From the blame game, Israel’s burned-out political system has moved on to playing a new game: "chicken," as the Americans call it. Two cars barrel toward each other on a narrow road. Somebody has to be the first to blink, lose his nerve and swerve at the last second – or they'll crash. The way things looked on Sunday night, drivers Benny Gantz and Benjamin Netanyahu don’t mean to swerve. A collision in this case means that a third election is a likely option.
On Sunday night, at what was called an "emergency rally" in Tel Aviv, Netanyahu staged a one-man show of lunacy. Aside from calling on his supporters to march on the headquarters of Gantz's Kahol Lavan party in nearby Ramat Hahayal, brandishing torches and pitchforks, Netanyahu did not stint on expressions that broadcast utter hysteria. The first signs of this erupted over the weekend, which he spent in the bosom of his family.
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Netanyahu called a potential minority government headed by Gantz – with the support of the Joint List from outside – a “historical national terror attack” that would, he said, spur celebrations in the Gaza Strip, Ramallah and Tehran. That was the natural sequel to his declaration that, “when the red telephone rings, Gantz will ask [Joint List Chairman] Ayman Odeh for permission to act.”
Between the lines, the premier is signaling to the masses that planners of terror attacks must be foiled. And at any price. This man would be dancing on the roof of his official residence on Jerusalem's Balfour Street if he could instate a government supported by Kahanists – fans of the mass murderer Baruch Goldstein. He wouldn’t see that as an existential threat to the state, rather as a victory of the Jewish spirit – embodied by him.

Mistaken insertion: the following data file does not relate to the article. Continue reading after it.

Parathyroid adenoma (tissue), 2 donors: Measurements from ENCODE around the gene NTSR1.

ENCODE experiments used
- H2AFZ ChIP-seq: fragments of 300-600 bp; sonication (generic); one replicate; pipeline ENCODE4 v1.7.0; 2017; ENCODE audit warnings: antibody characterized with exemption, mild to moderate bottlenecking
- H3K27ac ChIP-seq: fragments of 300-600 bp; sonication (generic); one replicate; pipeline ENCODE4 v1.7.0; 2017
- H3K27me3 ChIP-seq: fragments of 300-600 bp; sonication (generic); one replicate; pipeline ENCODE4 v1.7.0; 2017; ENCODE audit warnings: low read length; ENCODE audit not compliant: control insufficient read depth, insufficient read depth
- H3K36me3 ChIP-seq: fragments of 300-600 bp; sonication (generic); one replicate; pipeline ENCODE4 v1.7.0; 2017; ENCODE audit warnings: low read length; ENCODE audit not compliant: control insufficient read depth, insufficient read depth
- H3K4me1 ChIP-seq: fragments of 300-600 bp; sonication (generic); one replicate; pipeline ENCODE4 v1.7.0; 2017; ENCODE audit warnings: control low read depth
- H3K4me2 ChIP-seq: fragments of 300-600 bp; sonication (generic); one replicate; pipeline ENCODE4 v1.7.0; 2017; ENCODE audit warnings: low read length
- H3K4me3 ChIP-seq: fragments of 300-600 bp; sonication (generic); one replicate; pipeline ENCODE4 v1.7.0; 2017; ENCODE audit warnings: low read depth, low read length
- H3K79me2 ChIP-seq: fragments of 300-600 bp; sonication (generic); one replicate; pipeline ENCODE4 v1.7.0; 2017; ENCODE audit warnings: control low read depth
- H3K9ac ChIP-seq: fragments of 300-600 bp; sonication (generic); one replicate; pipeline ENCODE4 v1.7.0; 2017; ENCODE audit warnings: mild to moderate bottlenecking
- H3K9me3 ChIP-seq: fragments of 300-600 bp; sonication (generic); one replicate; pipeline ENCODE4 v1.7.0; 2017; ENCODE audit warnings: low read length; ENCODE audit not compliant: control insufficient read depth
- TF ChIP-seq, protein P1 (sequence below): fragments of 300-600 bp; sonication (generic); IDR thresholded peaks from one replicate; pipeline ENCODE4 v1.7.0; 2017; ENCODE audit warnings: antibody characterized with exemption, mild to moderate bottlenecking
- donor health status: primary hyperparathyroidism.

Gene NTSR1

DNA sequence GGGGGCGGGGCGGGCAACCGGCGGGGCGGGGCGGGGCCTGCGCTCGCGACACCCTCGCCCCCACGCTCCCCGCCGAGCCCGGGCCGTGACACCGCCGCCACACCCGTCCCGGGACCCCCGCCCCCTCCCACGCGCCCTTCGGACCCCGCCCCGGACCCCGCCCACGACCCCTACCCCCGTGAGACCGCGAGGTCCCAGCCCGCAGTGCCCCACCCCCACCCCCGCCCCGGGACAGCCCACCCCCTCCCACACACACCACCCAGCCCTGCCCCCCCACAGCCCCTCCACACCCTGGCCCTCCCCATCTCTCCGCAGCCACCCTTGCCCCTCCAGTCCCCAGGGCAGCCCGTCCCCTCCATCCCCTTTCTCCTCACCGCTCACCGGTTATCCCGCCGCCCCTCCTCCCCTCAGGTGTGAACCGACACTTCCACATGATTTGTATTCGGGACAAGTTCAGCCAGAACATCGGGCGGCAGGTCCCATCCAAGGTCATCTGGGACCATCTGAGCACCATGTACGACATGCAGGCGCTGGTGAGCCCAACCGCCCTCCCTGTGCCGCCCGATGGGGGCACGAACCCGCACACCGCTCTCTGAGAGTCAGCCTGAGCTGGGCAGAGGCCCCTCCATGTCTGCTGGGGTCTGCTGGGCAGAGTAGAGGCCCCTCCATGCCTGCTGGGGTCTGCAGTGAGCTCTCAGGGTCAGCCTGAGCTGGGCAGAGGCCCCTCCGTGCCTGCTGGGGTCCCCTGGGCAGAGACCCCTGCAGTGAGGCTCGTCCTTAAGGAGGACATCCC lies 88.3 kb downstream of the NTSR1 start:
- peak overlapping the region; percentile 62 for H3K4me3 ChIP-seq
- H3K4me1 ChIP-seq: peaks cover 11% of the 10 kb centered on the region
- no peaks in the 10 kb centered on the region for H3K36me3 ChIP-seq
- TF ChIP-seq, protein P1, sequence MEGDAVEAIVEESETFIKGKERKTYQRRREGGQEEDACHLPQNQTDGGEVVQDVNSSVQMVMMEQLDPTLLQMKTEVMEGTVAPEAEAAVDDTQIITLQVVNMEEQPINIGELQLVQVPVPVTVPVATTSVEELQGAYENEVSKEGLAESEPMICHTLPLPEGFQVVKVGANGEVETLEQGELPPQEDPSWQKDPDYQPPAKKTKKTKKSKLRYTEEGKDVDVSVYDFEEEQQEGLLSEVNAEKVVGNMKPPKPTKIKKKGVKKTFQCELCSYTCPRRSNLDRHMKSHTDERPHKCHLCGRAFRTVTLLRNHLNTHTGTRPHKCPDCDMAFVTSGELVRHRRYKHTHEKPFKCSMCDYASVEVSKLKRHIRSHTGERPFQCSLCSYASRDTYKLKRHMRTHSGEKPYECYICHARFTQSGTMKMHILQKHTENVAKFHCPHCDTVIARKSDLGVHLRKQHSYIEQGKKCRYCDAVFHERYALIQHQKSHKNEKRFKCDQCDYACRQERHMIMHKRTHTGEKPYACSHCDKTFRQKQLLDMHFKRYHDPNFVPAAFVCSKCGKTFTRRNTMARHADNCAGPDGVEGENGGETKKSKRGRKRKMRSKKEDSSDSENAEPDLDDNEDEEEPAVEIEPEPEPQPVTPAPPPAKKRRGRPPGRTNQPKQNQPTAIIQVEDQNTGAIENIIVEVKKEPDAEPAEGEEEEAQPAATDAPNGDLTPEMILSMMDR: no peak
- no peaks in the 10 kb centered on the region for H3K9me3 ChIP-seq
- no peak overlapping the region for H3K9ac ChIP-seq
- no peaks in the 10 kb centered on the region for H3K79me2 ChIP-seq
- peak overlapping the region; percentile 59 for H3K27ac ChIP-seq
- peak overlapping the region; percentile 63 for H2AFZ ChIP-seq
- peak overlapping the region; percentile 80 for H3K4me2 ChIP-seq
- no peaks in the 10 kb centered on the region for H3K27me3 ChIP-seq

As of Sunday, two lines in the sand could be discerned. President Reuven Rivlin’s plan for a national unity government is losing the altitude it once had. Now, among the four-man "cockpit" of Kahol Lavan leaders, there is a consensus that Netanyahu cannot be a partner to a gentlemanly agreement. He is, simply, not a gentleman in their eyes. During the negotiations between his Likud party and Kahol Lavan, he refused to commit to any deadline for stepping down, should he be indicted in the corruption cases pending against him. He refused to give any guarantee that he wouldn’t seek immunity. He left the term “start of the trial” opaque. In practice he was signaling that hell could freeze over before he’d pack up and leave Balfour.
The second line in the sand is that all four Kahol Lavan leaders rule out a minority government of 44 Knesset members (out of a total of 120) that would include their party, Labor-Gesher and the Democratic Union, supported by the Joint List and with the abstention of Avigdor Lieberman's Yisrael Beiteinu. A minority government without Democratic Union but with Yisrael Beiteinu seems more appetizing, at the moment.
In any event, from the get-go any such coalition would be short-lived and then there would be a new election. Its only advantage is that Netanyahu would be relegated to the Knesset rank-and-file – and, possibly, to the courtroom – while Gantz would take over the prime minister’s office. But that would require Lieberman’s agreement and on Monday evening – when Gantz's mandate to form a government is about to run out – he is expected to announce his decision.